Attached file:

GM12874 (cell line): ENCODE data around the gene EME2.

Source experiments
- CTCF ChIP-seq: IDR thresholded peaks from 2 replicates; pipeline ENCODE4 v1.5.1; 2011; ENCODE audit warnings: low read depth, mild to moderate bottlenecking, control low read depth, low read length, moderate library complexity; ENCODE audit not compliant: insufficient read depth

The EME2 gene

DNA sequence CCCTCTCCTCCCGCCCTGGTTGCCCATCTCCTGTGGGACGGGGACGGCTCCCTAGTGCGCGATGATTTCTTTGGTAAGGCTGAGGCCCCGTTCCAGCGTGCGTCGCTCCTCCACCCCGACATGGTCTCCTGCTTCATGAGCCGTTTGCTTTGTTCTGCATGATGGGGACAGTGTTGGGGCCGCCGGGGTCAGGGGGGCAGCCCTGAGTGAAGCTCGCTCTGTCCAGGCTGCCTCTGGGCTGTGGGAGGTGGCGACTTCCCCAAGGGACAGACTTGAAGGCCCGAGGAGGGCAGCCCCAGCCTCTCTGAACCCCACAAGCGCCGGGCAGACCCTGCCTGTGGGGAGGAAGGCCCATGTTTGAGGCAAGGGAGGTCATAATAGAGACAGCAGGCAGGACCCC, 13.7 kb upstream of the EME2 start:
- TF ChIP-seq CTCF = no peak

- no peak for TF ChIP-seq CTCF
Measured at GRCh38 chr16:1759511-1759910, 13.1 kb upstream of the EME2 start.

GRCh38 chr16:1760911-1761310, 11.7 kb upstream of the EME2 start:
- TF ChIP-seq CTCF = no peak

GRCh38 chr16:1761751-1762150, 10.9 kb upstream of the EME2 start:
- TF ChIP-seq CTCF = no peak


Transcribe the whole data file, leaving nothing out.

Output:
GM12874 (cell line): ENCODE data around the gene EME2.

Source experiments
- CTCF ChIP-seq: IDR thresholded peaks from 2 replicates; pipeline ENCODE4 v1.5.1; 2011; ENCODE audit warnings: low read depth, mild to moderate bottlenecking, control low read depth, low read length, moderate library complexity; ENCODE audit not compliant: insufficient read depth

The EME2 gene

DNA sequence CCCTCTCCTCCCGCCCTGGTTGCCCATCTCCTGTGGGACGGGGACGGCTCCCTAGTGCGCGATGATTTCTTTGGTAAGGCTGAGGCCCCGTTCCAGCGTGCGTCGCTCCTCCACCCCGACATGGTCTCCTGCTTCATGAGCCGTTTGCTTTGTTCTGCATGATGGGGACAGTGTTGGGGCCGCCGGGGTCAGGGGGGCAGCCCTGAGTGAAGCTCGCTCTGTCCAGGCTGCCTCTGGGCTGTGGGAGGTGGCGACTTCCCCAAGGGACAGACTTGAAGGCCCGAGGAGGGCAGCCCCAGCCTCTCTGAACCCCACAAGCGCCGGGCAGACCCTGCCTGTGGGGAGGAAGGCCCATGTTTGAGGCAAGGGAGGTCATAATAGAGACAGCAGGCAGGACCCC, 13.7 kb upstream of the EME2 start:
- TF ChIP-seq CTCF = no peak

- no peak for TF ChIP-seq CTCF
Measured at GRCh38 chr16:1759511-1759910, 13.1 kb upstream of the EME2 start.

GRCh38 chr16:1760911-1761310, 11.7 kb upstream of the EME2 start:
- TF ChIP-seq CTCF = no peak

GRCh38 chr16:1761751-1762150, 10.9 kb upstream of the EME2 start:
- TF ChIP-seq CTCF = no peak